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Media > Newsletters > Consumer Advocate > February 2020 > Apple Customers be on Alert: iCloud and AppleCare Scam Calls Making Their Rounds

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Apple Customers be on Alert: iCloud and AppleCare Scam Calls Making Their Rounds

Consumers throughout the country have been getting phone calls or emails claiming to be from “Apple Support.” These calls or emails allege that your iCloud account or Apple ID have been compromised. You may be prompted to push a number to speak to Apple Support, told to call a toll-free phone number or asked to click on a link. Follow these tips to ensure you’re not putting your accounts at risk.
  • Don’t trust your caller ID. Scammers use spoofing technology to put whatever phone number they choose on your caller ID screen. You may even see the trusted Apple logo on your phone when they call. When in doubt, hang up and contact the company using contact information you know to be legitimate. This will help you verify whether the request is part of a common scam.
  • If you receive a robocall, do not push a number to speak to Apple Support or otherwise engage with the scammer. If you get a voicemail claiming your iCloud account has been hacked, do not call the phone number provided by the caller. These calls will likely be routed to a scam call center.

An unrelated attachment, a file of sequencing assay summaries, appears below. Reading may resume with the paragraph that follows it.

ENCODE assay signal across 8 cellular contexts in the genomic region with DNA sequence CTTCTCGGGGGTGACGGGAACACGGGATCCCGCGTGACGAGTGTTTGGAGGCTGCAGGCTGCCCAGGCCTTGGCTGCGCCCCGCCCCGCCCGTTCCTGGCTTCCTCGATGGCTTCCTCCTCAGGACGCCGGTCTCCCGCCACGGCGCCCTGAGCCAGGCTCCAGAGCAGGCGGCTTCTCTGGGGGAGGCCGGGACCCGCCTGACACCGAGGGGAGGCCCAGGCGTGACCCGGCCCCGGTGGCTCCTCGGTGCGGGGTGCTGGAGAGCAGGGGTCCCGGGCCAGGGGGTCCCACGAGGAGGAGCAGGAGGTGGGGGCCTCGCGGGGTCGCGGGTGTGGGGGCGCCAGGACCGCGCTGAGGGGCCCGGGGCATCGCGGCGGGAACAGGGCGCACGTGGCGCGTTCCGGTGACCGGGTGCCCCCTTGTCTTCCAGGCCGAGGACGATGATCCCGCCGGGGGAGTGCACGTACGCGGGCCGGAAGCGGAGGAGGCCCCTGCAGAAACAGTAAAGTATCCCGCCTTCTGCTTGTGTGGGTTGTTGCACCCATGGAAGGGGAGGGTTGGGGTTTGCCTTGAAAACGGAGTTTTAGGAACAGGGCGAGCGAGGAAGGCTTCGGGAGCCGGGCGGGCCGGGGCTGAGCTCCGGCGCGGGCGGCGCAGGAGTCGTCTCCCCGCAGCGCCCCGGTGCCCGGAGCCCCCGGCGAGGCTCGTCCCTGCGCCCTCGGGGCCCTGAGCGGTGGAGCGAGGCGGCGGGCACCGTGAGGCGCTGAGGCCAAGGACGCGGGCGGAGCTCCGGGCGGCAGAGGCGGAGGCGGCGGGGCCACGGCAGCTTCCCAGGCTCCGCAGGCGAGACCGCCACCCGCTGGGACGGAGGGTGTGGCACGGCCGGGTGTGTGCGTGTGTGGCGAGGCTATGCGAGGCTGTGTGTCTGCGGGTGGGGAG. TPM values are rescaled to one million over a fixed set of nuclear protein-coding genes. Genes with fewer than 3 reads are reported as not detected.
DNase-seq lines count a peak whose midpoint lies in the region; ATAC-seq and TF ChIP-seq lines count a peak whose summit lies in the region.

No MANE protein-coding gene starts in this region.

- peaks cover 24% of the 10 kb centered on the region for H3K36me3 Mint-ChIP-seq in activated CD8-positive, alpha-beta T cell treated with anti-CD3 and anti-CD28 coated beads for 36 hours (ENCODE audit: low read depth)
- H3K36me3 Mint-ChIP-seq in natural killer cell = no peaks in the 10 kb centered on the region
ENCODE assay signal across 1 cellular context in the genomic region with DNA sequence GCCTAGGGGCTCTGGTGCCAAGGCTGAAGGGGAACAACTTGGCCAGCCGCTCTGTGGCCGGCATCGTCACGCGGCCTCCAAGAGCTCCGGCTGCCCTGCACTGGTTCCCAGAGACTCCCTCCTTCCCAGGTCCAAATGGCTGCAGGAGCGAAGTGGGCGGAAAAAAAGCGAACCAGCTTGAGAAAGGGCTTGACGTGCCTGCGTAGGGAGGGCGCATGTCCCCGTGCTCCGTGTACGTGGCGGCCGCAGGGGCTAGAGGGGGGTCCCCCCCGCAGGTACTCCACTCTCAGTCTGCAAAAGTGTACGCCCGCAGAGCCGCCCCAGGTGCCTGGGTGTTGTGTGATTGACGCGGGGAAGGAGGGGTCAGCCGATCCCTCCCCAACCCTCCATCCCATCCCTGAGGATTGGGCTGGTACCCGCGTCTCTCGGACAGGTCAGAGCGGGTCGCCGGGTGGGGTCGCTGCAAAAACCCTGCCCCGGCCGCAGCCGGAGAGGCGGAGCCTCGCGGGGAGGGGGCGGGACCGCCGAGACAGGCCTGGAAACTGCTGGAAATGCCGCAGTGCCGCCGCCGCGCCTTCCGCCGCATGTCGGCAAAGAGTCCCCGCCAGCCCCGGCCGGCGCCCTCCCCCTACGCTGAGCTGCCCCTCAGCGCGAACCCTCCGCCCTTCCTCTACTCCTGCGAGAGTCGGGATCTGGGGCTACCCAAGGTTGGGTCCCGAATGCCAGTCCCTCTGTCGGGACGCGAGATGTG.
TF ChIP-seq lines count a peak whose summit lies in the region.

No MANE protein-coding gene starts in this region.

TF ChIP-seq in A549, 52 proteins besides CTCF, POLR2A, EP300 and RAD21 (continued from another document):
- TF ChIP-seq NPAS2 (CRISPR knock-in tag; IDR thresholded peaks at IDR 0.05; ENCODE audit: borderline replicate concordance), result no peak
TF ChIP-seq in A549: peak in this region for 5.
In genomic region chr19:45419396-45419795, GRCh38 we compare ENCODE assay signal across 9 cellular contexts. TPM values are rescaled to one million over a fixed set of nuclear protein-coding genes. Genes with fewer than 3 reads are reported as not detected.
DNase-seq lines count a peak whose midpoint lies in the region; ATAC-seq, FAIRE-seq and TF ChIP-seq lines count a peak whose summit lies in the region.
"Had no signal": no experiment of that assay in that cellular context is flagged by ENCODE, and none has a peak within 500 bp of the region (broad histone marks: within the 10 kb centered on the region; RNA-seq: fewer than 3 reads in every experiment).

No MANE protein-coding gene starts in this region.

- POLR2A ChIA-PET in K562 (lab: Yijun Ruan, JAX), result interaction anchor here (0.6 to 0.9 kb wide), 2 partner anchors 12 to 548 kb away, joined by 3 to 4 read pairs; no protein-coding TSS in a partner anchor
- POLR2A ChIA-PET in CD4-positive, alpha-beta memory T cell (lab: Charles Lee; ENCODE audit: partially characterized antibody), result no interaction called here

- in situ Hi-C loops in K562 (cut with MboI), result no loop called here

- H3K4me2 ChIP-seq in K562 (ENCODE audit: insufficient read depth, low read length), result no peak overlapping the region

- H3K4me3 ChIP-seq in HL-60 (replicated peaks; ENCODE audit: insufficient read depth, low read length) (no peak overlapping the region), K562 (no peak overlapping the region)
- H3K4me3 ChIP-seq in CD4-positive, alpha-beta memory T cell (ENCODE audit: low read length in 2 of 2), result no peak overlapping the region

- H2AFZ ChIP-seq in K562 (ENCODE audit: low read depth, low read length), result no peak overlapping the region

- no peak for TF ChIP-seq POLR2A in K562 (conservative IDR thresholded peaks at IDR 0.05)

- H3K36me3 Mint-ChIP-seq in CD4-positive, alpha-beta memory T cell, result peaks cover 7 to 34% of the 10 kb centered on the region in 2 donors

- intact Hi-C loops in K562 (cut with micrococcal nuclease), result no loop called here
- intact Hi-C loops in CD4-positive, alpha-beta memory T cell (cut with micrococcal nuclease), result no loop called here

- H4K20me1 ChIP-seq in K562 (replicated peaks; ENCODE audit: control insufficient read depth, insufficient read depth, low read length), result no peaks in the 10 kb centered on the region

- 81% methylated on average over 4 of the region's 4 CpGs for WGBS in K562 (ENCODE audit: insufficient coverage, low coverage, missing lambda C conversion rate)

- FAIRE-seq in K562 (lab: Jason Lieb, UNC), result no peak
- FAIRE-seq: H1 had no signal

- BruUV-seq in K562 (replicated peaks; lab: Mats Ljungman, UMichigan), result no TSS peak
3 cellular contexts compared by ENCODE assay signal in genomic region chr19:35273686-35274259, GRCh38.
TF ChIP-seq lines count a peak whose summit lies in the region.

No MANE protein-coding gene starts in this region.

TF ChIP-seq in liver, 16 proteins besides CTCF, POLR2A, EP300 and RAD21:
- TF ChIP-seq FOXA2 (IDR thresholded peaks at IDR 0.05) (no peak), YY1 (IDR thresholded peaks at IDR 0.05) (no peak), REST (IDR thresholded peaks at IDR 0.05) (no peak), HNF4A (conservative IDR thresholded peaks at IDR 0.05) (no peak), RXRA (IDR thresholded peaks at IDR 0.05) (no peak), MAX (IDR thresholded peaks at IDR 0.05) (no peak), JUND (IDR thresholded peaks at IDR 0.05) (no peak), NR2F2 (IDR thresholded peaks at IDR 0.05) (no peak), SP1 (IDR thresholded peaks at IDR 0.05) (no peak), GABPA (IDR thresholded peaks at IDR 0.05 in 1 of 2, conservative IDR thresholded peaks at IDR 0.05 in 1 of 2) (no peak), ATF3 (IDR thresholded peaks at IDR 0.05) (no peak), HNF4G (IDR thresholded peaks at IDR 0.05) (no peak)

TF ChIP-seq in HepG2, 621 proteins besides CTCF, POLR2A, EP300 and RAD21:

• Do not provide any personal identifying information to a caller, including your Apple ID, your passwords, any temporary verification codes or credit card numbers.
  • Do not allow remote access to a stranger. Some scammers will ask you to allow them to remotely connect to your device to “fix a problem.” If you don’t know who you’re talking to, they could be trying to put malicious software on your device, or charge you to fix problems that don’t exist. 
  • Never click on links or download attachments appearing in emails when you don’t know the true sender, as they may be malicious.
  • If you receive an email purportedly from Apple, check the grammar carefully. Poor grammar is often a sign of a scam email. Also, hover your cursor over the sender’s email address. Even if the name appears to be Apple Support, hovering your mouse over that name will allow you to see the real sender’s email address.
  • Apple offers tips and support in case you receive bogus emails, phone calls, pop-ups or other communication from scammers. Take advantage of official Apple communications for help.
  • Try to search the web for help. Use search terms that describe your situation, such as “iCloud support,” along with the words “scam” or “complaint.” Your search will likely bring up articles and blogs to help you check whether the phone call or message you received is a scam.
These tips can be applied to any sort of imposter or phishing scam where a business contacts you out of the blue. They often express an urgency to act, which may cause some consumers to let their guard down.

Consumers who suspect an unfair business practice or want help addressing a consumer problem should contact the Ohio Attorney General’s Office at or 800-282-0515.